Here’s where the controversy starts.  Smokey and the Mirror says their small fanbase rallied to the cause, listening to the album over and over again.  Bryan Hembree of the band told Digital Music News that a local bookstore had put the album on repeat, possibly triggering an alert.

Spotify called bullshit on that.

“The album came out on April 15th and was released on Spotify around that same time.  We made a big push with our fans. 2,500+ Facebook fans and roughly 4,000 folks on our email list.  We asked them to have a listen.  Many of our fans were not Spotify members.  Some of them wrote to us and told us that they were signing up for Spotify just so they could listen to our album and support our music.

“Even our favorite local bookstore, Nightbird Books, starting playing our album in the store.  We were overwhelmed by the support.  We still are overwhelmed.  It has been so amazing to hear from folks who have truly enjoyed the album and have listened to it multiple times.  Many folks admitted that they wouldn’t have bought the CD but that Spotify gave them a way to listen to and fall in love with the album.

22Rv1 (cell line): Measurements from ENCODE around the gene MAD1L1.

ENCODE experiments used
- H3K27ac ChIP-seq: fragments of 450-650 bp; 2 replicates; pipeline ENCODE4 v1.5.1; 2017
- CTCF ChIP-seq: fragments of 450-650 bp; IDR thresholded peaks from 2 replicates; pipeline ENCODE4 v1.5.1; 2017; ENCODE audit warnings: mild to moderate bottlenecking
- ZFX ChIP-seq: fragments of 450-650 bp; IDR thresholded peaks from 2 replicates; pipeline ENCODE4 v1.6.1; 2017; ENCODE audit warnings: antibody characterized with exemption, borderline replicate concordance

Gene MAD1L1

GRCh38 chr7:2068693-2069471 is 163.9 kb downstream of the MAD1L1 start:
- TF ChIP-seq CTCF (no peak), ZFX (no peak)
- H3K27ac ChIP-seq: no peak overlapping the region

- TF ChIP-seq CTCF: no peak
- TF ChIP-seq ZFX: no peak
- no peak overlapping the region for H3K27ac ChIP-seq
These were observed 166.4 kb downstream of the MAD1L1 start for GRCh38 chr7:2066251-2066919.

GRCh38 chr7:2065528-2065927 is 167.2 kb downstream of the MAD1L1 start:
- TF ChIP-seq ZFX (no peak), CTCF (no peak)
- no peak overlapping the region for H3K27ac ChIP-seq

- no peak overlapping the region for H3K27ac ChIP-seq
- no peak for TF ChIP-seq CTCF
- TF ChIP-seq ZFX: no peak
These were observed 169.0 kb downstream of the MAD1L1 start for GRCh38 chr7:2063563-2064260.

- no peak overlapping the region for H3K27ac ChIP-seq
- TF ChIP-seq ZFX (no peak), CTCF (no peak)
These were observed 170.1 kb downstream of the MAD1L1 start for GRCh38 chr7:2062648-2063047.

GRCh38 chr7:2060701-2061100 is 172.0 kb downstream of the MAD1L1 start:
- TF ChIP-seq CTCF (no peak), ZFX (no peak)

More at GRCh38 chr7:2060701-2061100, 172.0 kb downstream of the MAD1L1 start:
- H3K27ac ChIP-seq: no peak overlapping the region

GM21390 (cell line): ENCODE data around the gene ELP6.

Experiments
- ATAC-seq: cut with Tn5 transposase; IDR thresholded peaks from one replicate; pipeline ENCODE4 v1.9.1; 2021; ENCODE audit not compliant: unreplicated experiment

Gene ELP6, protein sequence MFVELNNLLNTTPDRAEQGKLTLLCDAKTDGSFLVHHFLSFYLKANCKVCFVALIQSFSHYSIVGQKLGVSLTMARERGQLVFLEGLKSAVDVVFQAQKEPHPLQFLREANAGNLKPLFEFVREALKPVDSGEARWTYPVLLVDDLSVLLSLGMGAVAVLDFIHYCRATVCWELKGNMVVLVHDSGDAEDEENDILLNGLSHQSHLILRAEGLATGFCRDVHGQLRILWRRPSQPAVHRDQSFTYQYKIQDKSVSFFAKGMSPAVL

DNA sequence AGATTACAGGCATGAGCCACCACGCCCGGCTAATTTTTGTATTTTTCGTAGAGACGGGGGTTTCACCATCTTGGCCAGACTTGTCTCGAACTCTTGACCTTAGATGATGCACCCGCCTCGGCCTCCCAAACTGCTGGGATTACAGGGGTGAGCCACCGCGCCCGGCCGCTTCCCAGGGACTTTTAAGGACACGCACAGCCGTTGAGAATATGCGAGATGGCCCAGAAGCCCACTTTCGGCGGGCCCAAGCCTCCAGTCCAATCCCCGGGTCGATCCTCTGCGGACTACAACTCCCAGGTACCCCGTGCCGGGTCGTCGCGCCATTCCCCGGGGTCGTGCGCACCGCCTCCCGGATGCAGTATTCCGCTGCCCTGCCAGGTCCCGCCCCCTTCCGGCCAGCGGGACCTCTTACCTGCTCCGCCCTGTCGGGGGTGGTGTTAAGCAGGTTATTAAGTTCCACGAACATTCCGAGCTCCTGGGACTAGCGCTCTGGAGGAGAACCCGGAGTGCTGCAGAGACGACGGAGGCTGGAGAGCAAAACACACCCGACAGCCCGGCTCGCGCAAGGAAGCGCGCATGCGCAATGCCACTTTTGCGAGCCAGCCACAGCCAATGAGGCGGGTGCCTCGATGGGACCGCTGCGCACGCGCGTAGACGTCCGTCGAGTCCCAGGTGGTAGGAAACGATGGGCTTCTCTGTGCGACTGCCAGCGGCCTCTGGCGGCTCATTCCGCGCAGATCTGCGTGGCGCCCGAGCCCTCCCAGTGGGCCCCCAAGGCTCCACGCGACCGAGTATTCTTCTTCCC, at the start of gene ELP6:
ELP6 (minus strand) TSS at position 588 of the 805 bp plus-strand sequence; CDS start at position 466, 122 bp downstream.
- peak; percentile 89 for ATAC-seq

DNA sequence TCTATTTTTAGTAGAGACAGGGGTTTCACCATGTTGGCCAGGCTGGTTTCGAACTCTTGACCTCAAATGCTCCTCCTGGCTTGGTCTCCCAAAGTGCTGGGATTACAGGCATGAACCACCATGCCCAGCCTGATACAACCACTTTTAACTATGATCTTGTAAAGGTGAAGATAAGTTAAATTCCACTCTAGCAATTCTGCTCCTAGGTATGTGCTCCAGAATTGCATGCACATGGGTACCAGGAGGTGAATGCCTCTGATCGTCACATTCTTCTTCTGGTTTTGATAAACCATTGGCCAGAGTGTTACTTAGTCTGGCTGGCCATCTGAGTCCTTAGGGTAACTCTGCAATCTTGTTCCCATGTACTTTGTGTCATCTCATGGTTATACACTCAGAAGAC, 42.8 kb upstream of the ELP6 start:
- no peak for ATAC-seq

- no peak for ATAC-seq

“Today we were notified by our distributor, CD Baby, that Spotify removed our album because they analyze the listening data on our album and felt that it was excessive and that the listening was coming from a small group of listeners and/or the listeners were predominantly listening to our album more than other content on Spotify.”

The group tried to appeal, but the decision was final.

“We were shocked. We inquired and it turns our that Spotify has removed our album and WILL NOT reinstate it. In our option it seems that Spotify is not working for independent artists.”

Two years later, the album remains banned.  “Unfortunately, Thin Black Line remains off Spotify,” Hembree relayed.

Bryan says he can’t recall the exact number of plays that triggered the ban.

But one Spotify community moderator pointed to a suspiciously high play count given the broader number of followers.  Other factors may have triggered alerts, including plays over a short period of time or from a dense geographic concentration.